The successful sequencing of the human genome has identified approximately 35,000 genes in the human genome. Several National Institutes of Health supported resequencing efforts, while far from complete, have shown that these genes are highly variable, with more than 100,000 functional variants called polymorphisms. These polymorphisms can potentially alter the body's normal response to environmental stress. Identification of functional polymorphisms in key genes offers great potential for predicting which individuals in the population are likely to be susceptible to the agents found at the various hazardous waste sites. Researchers have shown that it is now possible to observe which genes or proteins are turned-on or -off, in response to a specific environmental exposure, using the recently developed DNA and protein chip technologies. The "on-and-off" pattern of gene or protein expression generates a characteristic "signature" useful in predicting which individuals (if any) in the population are carriers of gene variants which put them at high risk from exposure to specific environmental chemicals. Application of these technologies for assessing human health risk opens the possibility of basing cleanup decisions on actual exposure and risk to human health. Using a large database of human and rodent gene expression profiles of compounds with known toxicity, I am optimistic that we will be able to classify unknown chemicals with respect to their potential to cause human illness. However, we still face several challenges in building the database and the predictive models. For example, we need to develop gene and protein expression data on a larger number of chemicals to develop characteristic "signatures" of toxicity. Moreover, the use of gene and protein expression data to characterize toxic response to chemicals will require extensive validation in toxicological and epidemiological studies.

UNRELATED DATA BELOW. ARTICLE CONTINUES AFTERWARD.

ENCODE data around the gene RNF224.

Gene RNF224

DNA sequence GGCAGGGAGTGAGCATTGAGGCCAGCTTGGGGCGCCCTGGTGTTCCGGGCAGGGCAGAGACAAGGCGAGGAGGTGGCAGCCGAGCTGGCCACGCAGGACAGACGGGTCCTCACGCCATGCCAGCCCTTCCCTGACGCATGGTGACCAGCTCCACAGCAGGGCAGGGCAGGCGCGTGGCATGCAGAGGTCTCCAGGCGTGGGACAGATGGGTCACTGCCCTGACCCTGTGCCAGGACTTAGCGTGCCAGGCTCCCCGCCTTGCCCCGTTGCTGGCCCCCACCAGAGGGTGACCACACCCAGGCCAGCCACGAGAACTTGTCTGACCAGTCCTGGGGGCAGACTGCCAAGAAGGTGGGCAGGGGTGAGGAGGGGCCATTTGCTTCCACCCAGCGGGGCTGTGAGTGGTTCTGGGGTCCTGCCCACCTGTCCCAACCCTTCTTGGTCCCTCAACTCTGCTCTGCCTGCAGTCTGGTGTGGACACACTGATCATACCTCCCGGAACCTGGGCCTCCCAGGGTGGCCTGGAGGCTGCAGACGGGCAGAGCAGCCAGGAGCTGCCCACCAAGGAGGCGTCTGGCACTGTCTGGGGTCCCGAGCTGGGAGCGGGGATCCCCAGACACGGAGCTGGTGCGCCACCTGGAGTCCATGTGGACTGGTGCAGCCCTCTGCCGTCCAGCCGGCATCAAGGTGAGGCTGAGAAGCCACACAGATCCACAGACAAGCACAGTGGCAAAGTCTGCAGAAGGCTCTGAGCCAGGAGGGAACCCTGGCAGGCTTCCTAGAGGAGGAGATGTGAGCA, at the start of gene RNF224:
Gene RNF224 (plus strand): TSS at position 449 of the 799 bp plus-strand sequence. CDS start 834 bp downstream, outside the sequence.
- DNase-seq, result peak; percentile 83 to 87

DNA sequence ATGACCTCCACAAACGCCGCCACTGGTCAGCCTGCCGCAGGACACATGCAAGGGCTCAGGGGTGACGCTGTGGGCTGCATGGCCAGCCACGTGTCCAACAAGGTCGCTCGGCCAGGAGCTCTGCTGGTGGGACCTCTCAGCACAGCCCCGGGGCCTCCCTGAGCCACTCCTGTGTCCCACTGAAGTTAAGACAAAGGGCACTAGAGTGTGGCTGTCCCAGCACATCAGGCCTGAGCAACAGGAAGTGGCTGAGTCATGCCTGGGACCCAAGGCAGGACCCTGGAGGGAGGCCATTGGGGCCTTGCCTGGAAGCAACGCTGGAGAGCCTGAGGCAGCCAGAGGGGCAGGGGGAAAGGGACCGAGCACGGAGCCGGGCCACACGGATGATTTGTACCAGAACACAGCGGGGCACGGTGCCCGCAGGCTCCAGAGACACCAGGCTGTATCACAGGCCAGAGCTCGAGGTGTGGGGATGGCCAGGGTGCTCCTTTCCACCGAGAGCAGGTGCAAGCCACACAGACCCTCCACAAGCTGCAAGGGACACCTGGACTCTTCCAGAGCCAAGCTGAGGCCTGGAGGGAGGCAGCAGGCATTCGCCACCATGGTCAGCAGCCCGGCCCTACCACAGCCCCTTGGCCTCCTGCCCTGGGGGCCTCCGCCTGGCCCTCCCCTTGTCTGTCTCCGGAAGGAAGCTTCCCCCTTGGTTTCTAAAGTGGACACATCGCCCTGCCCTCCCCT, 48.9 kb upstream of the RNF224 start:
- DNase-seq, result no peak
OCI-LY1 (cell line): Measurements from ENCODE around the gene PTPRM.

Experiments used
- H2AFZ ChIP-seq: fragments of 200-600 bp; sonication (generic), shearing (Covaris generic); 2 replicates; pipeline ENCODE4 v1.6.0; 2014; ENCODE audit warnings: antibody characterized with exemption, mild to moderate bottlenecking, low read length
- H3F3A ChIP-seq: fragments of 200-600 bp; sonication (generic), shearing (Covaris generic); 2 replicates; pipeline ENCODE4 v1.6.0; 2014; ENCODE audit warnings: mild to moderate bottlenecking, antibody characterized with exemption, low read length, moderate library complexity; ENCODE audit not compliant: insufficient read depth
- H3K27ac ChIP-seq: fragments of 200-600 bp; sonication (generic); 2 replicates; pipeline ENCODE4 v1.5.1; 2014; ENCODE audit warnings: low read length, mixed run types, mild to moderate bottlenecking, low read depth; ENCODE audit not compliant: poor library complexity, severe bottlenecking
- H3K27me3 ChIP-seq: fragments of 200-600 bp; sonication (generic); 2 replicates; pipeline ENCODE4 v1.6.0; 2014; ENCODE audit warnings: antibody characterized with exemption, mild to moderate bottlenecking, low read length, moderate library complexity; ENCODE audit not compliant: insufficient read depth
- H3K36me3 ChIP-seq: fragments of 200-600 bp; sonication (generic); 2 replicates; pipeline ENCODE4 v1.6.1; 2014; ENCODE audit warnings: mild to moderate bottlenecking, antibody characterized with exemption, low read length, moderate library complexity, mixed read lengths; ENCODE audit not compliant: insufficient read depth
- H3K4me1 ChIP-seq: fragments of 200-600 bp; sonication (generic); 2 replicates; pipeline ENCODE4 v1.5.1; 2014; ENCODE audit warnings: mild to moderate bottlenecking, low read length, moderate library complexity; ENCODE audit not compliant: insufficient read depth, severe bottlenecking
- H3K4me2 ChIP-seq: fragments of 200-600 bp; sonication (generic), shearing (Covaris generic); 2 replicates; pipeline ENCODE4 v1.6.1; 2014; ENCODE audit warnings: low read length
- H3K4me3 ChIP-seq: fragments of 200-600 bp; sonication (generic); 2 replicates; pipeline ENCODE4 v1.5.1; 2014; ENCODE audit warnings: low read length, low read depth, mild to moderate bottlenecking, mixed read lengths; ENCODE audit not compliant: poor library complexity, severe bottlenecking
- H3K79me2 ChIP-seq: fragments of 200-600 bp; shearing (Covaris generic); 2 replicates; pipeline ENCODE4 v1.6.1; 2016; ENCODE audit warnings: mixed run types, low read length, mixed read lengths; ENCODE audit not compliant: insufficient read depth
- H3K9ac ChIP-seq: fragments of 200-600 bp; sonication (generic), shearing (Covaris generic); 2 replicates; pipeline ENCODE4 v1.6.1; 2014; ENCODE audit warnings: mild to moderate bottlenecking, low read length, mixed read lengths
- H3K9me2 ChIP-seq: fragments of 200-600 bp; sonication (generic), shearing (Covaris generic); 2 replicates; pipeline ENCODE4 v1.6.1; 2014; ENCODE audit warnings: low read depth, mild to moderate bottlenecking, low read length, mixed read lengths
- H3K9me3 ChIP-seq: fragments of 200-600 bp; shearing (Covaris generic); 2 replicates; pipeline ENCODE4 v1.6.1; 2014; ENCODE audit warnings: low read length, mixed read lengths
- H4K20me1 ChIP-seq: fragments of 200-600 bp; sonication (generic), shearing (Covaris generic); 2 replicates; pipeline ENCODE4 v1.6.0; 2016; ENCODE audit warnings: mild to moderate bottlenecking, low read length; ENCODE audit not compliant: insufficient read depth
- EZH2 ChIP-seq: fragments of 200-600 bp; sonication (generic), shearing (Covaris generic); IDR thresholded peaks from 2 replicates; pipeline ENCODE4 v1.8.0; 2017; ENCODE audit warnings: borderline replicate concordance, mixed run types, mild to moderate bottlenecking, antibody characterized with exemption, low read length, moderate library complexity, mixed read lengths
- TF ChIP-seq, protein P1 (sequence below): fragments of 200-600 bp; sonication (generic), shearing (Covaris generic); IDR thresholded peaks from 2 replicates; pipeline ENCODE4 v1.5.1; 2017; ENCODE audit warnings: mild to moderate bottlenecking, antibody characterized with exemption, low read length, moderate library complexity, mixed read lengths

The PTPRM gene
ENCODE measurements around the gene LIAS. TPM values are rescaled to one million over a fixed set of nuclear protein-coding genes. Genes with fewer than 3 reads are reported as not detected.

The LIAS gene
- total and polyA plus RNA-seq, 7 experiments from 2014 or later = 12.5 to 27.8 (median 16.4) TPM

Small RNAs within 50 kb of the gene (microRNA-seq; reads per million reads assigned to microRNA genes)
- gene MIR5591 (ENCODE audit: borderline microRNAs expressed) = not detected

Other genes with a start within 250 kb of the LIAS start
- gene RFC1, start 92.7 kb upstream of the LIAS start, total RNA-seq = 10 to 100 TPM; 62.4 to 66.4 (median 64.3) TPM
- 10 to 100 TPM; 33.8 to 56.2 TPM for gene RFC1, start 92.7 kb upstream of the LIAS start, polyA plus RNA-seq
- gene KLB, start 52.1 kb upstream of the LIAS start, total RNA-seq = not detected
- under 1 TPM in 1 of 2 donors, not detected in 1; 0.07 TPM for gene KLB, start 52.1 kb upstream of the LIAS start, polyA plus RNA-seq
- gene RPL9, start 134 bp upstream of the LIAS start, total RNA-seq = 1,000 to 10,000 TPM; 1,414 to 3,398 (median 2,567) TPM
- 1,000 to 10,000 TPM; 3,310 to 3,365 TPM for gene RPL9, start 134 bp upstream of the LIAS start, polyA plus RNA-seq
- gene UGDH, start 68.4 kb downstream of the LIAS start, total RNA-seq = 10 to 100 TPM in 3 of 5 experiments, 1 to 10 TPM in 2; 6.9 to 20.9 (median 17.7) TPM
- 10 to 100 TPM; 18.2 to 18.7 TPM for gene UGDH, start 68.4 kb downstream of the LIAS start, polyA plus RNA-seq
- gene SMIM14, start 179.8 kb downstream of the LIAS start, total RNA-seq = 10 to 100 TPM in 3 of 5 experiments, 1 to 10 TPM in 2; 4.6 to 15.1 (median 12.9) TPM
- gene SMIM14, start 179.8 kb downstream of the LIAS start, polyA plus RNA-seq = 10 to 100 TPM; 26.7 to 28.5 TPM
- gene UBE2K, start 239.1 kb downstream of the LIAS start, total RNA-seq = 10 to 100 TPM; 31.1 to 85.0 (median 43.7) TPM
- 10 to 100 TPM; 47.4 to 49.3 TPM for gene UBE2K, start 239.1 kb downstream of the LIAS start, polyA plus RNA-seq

Some investigators in this program have developed an automated system for high throughput discovery of gene variants and expression profiling of genes. Other investigators have used the gene array approach to measure changes in gene expression in animals exposed to chemicals that mimic estrogens. The highly sensitive assay is capable of detecting a response at concentrations of chemicals present in the ambient environment. While a general estrogenic response pattern is observed from exposure to several chemicals, the response of some genes varied depending on the chemical used. These approaches will provide highly sensitive and reliable measures of exposure and early indicators of pending illness or toxicity.


The bioavailability of an environmental contaminant—the degree to which it can be incorporated or converted to harmless products by a living organism—is a critical factor in deciding whether remediation is necessary at all and what remediation strategy will be effective. If the pollutant is not usable by humans, then it poses a minimal risk. We are supporting research to develop approaches to convert toxic pollutants into forms that cannot be taken up and metabolized by human or other organisms. For example, if an in situ treatment strategy could be developed to reduce the bioavailability of a toxic chemical to zero, then remediation would not be necessary at all. In one such preliminary study, results suggest that treatment of lead, a known neurotoxin, with phosphate converts it to an insoluble form that is no longer bioavailable. Given that lead in soil in the inner city remains a major public health threat to millions of children, successful application of the phosphate conversion strategy would have profound public health implications. Furthermore, efforts to decrease bioavailability could work for many other hazardous compounds.